Remo D'Souza says he was called ‘kaalia' for his skin colour as he grooves to Hum Kale Hain To Kya Hua: ‘Hated it’

Published on Feb 28, 2022 04:18 PM IST

Remo D'Souza has revealed he was called ‘kaalia’ for his skin colour. He has shared fun video to show how he took it in his stride.

Remo D'Souza has shared a video on Instagram. 
Remo D'Souza has shared a video on Instagram. 

Remo D'Souza has shared a video set to Mohammed Rafi's song Hum Kale Hain To Kya Hua Dilwale Hain. The director-choreographer recalled being mocked for the colour of his skin and shared he was referred to with terms such as 'kaalia' and ‘kalu’. Remo revealed to make him feel better, his mother would often sing the Mohammed Rafi song eventually became his favourite. His wife Lizelle D'Souza also features in the video Remo shared. Also read: Remo D’Souza on facing racism: ‘When I was growing up, people used to call me names’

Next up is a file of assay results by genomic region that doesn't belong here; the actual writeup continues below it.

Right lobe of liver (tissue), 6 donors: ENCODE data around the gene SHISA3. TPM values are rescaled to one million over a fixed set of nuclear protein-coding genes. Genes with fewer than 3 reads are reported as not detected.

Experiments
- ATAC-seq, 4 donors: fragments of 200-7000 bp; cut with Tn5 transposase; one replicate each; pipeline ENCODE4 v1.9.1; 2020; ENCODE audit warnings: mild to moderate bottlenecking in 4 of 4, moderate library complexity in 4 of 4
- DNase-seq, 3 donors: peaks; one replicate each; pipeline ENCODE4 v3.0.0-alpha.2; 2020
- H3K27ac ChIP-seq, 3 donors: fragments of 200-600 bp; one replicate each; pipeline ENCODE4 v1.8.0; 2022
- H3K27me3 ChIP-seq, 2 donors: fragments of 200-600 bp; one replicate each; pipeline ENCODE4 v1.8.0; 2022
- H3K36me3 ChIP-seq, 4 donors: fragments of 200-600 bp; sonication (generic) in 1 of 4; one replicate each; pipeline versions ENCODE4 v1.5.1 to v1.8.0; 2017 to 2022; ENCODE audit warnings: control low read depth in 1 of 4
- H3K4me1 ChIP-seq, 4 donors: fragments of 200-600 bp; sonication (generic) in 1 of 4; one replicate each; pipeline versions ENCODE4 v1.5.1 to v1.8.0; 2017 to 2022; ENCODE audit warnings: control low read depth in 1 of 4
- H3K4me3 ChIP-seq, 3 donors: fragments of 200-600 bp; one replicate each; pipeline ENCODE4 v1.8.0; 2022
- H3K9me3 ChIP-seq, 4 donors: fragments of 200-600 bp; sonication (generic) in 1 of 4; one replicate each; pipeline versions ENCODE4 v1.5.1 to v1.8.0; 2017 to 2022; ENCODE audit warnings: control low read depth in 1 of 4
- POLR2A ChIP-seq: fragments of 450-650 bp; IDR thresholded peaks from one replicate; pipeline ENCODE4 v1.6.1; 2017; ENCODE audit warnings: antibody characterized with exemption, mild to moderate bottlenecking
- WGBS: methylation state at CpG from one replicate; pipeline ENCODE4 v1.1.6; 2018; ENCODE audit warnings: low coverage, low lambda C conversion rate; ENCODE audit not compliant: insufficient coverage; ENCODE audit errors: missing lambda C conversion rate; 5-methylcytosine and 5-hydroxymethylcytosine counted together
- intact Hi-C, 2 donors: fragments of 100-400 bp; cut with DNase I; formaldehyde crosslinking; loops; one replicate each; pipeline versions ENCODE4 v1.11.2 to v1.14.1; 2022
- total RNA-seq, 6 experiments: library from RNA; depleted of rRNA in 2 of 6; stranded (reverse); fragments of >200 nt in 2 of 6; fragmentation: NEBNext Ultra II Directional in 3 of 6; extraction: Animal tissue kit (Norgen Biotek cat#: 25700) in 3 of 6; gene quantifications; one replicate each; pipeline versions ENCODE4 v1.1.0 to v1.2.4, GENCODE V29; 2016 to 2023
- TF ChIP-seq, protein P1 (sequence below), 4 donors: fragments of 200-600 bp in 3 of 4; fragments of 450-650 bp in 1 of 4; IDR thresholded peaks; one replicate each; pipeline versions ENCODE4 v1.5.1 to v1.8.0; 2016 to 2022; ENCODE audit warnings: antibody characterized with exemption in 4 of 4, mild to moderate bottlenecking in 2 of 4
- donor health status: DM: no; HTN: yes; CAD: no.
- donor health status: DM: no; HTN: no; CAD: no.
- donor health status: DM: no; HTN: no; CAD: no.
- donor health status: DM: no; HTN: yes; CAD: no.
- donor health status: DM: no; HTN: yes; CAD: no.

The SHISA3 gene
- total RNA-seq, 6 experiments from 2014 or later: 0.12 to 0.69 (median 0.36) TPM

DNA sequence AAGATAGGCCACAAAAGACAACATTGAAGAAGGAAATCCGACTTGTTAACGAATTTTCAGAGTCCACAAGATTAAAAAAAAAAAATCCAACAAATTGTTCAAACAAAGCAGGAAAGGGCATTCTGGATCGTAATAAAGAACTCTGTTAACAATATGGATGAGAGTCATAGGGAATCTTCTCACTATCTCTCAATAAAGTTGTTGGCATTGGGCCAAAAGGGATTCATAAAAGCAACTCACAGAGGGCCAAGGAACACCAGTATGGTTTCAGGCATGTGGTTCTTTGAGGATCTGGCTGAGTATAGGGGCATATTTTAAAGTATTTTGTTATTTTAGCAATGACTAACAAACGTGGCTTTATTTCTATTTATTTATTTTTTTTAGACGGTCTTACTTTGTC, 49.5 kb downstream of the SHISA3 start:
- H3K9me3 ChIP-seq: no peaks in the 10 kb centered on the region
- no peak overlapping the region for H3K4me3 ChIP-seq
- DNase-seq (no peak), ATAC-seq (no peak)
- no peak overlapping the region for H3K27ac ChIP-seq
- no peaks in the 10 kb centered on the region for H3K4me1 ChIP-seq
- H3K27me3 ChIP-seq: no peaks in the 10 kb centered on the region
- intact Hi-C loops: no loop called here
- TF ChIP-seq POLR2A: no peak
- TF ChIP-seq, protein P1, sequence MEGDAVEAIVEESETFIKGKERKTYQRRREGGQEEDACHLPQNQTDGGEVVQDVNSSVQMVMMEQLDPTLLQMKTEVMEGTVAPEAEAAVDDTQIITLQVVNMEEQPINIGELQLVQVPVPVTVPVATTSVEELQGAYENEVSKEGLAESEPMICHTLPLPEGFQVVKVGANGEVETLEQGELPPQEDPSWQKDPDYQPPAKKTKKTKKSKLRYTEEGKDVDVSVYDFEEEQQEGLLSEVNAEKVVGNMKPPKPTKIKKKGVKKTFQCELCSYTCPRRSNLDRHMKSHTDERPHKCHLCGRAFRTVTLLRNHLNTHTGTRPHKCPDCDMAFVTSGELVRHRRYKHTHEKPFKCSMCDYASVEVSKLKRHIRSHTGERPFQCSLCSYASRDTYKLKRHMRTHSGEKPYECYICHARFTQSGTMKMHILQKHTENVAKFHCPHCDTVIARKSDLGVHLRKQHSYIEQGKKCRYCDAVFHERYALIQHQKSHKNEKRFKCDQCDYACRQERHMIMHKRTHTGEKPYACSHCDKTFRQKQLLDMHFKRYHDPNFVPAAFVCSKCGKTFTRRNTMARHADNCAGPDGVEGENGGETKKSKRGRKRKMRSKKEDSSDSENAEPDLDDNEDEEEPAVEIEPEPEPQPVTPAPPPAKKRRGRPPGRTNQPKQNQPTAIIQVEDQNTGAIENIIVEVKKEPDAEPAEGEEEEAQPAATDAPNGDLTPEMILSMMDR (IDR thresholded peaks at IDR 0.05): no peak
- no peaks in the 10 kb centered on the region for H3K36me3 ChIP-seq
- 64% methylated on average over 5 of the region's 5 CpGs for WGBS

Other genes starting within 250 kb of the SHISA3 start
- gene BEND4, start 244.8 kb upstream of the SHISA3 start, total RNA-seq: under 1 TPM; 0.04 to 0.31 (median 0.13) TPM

Sharing it on Instagram, Remo wrote, “I used to hate it when people called me #kaalia #kalu, but then my mom told me that it’s not the #colour it’s the #heart that matters and used to sing this #song. Since then this became my fav song. Now I sing this song to @lizelleremodsouza.”

Remo and Lizelle can be seen grooving to the song in the video - he sports a black sleeveless tee, sunglasses and has his hair tied in braids. Lizelle commented to the video, “What you are telling me… I mean like really hmmmmmmmm.” Choreographer Terence Lewis said, “Black is beautiful brother!”

A fan commented, “Yes you have great, lovely heart.” Another said, “Sir, you are a gem of person sir aap ko pataa nahi hai ki hamare life mai aapki kitni importance hai (you don't know your value in our lives).” One more fan said in Hindi, "It's better to have dark skin than to have a dark heart."

Remo is among the most noted choreographers in India. He is also a filmmaker and has directed films like Race 3, ABCD 3 and Street Dancer 3D.

Remo had once told Times of India in an interview, “I have faced racism and prejudice due to my skin colour ever since my childhood. It is a subject that I have dealt with very closely and experienced it whenever I travelled abroad. When I was growing up, people used to call me names. I used to just ignore it because I thought that maybe they are saying it because I look a certain way.”

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